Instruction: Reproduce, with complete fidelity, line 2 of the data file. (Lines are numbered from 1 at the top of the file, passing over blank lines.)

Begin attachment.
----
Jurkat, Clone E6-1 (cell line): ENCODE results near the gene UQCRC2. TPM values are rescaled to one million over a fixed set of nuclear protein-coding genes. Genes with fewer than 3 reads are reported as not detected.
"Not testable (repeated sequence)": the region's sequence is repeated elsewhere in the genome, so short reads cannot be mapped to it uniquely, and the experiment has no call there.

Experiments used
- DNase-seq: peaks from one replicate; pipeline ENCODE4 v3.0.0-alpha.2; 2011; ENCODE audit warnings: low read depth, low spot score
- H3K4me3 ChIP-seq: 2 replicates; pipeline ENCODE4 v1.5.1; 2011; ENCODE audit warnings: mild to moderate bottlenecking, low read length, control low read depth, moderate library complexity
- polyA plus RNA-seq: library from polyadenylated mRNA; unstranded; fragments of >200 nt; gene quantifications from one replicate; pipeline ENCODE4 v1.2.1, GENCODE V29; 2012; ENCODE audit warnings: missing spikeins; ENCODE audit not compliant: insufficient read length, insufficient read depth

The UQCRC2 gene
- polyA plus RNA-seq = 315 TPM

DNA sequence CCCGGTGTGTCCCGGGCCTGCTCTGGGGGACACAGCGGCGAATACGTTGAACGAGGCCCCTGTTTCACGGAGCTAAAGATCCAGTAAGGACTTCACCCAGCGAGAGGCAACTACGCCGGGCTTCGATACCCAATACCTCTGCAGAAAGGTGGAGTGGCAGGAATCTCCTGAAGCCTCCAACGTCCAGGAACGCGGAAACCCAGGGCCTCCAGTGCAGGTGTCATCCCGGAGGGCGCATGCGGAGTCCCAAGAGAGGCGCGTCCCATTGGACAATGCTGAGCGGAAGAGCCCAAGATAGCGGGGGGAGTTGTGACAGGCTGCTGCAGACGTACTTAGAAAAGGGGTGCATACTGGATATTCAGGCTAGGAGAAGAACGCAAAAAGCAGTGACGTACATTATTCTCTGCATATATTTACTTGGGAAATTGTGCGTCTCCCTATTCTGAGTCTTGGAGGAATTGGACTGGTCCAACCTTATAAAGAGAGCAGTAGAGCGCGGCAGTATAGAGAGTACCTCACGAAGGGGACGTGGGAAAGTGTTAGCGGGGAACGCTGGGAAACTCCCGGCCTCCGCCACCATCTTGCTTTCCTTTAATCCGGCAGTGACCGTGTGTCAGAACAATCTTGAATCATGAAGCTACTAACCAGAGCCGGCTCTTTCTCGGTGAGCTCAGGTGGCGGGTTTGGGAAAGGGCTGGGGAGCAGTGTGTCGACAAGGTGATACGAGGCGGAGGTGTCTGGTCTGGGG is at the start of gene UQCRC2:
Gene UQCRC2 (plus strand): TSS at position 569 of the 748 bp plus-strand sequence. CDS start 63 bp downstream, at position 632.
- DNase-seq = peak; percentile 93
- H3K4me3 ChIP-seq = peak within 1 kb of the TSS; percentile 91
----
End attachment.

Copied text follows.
"Not testable (repeated sequence)": the region's sequence is repeated elsewhere in the genome, so short reads cannot be mapped to it uniquely, and the experiment has no call there.